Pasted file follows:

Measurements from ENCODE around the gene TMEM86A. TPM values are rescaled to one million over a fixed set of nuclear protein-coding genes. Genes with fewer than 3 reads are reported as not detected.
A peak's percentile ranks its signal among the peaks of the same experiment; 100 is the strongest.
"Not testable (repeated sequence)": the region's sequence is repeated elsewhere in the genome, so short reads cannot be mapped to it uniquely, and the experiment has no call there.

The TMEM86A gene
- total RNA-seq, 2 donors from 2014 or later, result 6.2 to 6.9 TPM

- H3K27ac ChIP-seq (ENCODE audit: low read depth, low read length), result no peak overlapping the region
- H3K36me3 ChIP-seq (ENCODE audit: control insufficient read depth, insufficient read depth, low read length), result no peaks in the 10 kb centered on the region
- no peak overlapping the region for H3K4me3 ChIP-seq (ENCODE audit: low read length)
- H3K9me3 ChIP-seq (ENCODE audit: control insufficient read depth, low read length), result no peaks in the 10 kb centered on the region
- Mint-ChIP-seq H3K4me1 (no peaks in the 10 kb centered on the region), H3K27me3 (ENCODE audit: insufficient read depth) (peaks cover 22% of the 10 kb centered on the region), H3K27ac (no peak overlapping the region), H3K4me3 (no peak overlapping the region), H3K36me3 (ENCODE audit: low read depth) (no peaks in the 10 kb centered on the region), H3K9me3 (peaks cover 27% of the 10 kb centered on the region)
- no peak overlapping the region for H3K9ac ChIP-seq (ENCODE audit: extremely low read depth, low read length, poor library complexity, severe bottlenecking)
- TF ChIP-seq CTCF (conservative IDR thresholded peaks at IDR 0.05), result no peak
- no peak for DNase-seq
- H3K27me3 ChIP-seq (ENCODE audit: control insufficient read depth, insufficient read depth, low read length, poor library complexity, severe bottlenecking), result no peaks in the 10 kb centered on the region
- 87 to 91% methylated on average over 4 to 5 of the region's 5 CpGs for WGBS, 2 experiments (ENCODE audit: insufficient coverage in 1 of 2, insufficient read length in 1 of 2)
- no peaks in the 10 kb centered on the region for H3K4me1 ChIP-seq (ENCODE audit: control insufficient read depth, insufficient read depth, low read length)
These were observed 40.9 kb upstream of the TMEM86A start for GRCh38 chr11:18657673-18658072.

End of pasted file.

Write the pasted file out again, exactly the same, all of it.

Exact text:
Measurements from ENCODE around the gene TMEM86A. TPM values are rescaled to one million over a fixed set of nuclear protein-coding genes. Genes with fewer than 3 reads are reported as not detected.
A peak's percentile ranks its signal among the peaks of the same experiment; 100 is the strongest.
"Not testable (repeated sequence)": the region's sequence is repeated elsewhere in the genome, so short reads cannot be mapped to it uniquely, and the experiment has no call there.

The TMEM86A gene
- total RNA-seq, 2 donors from 2014 or later, result 6.2 to 6.9 TPM

- H3K27ac ChIP-seq (ENCODE audit: low read depth, low read length), result no peak overlapping the region
- H3K36me3 ChIP-seq (ENCODE audit: control insufficient read depth, insufficient read depth, low read length), result no peaks in the 10 kb centered on the region
- no peak overlapping the region for H3K4me3 ChIP-seq (ENCODE audit: low read length)
- H3K9me3 ChIP-seq (ENCODE audit: control insufficient read depth, low read length), result no peaks in the 10 kb centered on the region
- Mint-ChIP-seq H3K4me1 (no peaks in the 10 kb centered on the region), H3K27me3 (ENCODE audit: insufficient read depth) (peaks cover 22% of the 10 kb centered on the region), H3K27ac (no peak overlapping the region), H3K4me3 (no peak overlapping the region), H3K36me3 (ENCODE audit: low read depth) (no peaks in the 10 kb centered on the region), H3K9me3 (peaks cover 27% of the 10 kb centered on the region)
- no peak overlapping the region for H3K9ac ChIP-seq (ENCODE audit: extremely low read depth, low read length, poor library complexity, severe bottlenecking)
- TF ChIP-seq CTCF (conservative IDR thresholded peaks at IDR 0.05), result no peak
- no peak for DNase-seq
- H3K27me3 ChIP-seq (ENCODE audit: control insufficient read depth, insufficient read depth, low read length, poor library complexity, severe bottlenecking), result no peaks in the 10 kb centered on the region
- 87 to 91% methylated on average over 4 to 5 of the region's 5 CpGs for WGBS, 2 experiments (ENCODE audit: insufficient coverage in 1 of 2, insufficient read length in 1 of 2)
- no peaks in the 10 kb centered on the region for H3K4me1 ChIP-seq (ENCODE audit: control insufficient read depth, insufficient read depth, low read length)
These were observed 40.9 kb upstream of the TMEM86A start for GRCh38 chr11:18657673-18658072.